Here are 10 fast facts about your feet.
A national survey of 1200 people commissioned by the Australasian Podiatry Council in May 2002 found that more than 60 per cent of people have experienced foot pain in their lifetime, two-thirds of those within the past 12 months. Yet only 2 out of 5 sought professional treatment for their pain.
Thirty per cent of people surveyed in the national poll had experienced foot pain in the past week.
Foot pain was equally common in men and women.
Foot pain is experienced by people across the age spectrum, but the older a person is, the more likely they are to have experienced foot pain.
Younger people are less likely to seek professional treatment for foot pain than older people.
Of 1040 calls to a national helpline operated by the Australasian Podiatry Council in 1998, more than half of the enquiries were about heel pain.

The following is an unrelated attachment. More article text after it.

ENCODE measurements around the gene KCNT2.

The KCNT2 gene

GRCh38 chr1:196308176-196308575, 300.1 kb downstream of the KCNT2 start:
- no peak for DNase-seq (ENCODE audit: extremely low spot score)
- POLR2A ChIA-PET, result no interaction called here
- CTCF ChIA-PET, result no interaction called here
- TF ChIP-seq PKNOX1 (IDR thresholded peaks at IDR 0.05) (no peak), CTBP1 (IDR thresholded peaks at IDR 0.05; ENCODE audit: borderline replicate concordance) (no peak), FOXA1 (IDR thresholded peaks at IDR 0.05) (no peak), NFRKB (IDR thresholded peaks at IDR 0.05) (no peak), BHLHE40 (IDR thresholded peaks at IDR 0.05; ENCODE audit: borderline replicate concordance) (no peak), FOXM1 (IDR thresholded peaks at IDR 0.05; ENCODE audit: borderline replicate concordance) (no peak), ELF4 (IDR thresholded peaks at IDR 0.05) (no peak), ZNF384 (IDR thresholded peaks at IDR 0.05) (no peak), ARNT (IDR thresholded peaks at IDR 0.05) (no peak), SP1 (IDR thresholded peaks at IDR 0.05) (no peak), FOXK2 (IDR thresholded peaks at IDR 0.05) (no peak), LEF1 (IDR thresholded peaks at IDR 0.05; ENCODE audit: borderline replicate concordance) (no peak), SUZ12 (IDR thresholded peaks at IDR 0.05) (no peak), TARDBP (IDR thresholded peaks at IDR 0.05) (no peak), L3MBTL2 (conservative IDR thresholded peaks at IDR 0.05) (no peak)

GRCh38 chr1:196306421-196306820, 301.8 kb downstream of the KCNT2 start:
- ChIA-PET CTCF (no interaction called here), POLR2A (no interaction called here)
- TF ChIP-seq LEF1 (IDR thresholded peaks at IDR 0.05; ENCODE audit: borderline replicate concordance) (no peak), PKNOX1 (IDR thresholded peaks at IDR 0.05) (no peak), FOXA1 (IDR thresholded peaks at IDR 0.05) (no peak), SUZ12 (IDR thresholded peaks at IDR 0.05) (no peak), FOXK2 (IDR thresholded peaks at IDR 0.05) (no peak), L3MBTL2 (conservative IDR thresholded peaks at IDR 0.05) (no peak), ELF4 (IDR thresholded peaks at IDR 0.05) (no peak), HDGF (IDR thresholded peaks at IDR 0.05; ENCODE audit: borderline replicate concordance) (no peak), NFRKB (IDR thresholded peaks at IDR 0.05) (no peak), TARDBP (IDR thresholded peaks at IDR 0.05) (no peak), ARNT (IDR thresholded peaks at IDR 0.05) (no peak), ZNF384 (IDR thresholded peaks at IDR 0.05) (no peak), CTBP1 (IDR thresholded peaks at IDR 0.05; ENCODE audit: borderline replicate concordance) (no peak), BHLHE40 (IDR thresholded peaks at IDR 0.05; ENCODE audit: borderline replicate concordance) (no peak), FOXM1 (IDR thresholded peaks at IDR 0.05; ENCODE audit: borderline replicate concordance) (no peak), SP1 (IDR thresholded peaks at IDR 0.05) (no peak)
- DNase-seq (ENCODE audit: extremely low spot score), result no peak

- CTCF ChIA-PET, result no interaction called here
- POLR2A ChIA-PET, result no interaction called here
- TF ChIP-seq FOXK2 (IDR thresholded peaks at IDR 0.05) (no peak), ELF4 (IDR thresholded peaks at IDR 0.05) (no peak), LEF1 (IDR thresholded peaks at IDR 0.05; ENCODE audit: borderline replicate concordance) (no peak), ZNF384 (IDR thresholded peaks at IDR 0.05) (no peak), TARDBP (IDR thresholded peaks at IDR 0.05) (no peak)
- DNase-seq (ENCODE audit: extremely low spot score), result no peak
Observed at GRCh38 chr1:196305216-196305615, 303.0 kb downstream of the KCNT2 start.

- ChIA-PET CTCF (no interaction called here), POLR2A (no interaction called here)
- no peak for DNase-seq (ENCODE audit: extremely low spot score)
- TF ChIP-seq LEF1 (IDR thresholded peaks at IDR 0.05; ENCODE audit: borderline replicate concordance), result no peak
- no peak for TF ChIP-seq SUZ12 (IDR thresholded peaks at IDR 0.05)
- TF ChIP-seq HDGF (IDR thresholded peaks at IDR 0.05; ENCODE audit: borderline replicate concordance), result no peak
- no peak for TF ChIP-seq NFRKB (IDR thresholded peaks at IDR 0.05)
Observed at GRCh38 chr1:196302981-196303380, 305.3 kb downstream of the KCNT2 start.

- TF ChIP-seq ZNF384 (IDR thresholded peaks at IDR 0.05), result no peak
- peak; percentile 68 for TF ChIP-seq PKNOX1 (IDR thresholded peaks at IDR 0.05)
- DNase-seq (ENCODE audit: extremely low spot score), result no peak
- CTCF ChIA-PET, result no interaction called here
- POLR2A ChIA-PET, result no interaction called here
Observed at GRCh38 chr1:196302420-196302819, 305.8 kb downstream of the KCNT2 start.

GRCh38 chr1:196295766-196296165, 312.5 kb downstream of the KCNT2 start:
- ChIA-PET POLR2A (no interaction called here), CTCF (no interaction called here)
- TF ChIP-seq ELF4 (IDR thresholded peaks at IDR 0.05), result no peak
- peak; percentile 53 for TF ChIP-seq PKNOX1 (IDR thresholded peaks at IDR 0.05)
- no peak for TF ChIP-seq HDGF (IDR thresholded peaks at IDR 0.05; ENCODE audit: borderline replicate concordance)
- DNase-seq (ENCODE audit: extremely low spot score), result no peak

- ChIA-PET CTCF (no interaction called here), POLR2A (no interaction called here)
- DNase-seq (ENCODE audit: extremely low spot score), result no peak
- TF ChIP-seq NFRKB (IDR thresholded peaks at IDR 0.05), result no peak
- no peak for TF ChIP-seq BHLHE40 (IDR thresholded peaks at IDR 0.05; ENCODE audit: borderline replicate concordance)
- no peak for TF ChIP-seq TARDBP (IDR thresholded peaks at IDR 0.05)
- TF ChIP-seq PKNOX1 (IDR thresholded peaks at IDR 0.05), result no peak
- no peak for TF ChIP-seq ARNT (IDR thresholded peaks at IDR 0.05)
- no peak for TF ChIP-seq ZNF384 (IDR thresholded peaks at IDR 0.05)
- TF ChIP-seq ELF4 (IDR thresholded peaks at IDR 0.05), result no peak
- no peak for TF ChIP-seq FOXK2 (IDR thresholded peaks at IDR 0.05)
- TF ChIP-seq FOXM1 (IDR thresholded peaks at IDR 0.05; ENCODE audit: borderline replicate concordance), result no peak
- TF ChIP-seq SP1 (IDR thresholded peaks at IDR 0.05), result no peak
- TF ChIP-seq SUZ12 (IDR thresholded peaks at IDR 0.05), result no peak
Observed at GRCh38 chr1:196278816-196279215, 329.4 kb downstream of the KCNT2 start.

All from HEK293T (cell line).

Foot pain can be a sign of systemic disease. Twenty per cent of rheumatoid arthritis cases and 35 per cent of stress fractures involve the feet.
In older people, foot pain caused by stress fractures is associated with osteoporosis and can be an early warning sign for major fractures such as fractures of the hip.
Children frequently experience pains in the feet and legs known as ‘growing pains’. ‘Growing pains’ occur most commonly in children aged between 4 and 6.
In people with diabetes, the loss of pain sensation in the feet can lead to ulceration and amputation.
Last Reviewed: 11 October 2002